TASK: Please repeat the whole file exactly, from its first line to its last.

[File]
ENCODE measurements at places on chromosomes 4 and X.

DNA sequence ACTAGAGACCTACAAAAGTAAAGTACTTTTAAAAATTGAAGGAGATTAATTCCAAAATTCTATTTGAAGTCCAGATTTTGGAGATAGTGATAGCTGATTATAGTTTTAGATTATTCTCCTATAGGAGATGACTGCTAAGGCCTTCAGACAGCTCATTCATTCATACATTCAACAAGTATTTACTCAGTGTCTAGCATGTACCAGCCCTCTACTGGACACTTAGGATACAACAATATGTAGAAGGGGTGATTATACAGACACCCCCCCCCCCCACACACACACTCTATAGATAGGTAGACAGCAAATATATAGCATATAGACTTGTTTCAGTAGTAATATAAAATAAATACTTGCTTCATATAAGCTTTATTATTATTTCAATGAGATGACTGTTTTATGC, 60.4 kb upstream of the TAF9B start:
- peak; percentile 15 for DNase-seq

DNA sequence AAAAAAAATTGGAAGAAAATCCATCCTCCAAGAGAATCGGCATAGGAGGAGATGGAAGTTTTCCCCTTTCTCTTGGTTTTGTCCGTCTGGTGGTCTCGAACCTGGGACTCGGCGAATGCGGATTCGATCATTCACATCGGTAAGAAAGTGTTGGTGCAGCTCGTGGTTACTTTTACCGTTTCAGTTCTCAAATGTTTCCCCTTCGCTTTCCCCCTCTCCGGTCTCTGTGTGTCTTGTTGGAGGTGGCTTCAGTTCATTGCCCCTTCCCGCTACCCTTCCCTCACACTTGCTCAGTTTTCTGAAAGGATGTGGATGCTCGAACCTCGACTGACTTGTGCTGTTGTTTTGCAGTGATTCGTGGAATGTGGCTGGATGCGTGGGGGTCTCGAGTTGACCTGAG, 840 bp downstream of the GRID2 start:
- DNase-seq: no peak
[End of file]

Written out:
ENCODE measurements at places on chromosomes 4 and X.

DNA sequence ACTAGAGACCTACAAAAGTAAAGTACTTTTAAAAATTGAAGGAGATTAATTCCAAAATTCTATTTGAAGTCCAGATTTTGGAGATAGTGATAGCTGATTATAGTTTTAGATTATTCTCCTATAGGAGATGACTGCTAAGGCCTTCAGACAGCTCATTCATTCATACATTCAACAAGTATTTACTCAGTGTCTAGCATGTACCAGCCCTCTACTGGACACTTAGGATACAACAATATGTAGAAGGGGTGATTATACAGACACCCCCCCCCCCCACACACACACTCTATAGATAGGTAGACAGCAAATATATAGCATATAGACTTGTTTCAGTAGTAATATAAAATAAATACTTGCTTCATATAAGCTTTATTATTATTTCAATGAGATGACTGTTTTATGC, 60.4 kb upstream of the TAF9B start:
- peak; percentile 15 for DNase-seq

DNA sequence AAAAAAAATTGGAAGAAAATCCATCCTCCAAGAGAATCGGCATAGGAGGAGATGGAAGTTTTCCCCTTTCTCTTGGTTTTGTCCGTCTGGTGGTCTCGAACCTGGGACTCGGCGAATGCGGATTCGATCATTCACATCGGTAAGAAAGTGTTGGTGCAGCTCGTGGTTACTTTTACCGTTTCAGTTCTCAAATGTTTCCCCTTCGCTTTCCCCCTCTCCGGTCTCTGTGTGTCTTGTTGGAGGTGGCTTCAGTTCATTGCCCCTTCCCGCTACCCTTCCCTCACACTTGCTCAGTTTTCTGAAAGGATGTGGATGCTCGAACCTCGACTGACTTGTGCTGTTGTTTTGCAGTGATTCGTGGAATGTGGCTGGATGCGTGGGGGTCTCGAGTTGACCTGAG, 840 bp downstream of the GRID2 start:
- DNase-seq: no peak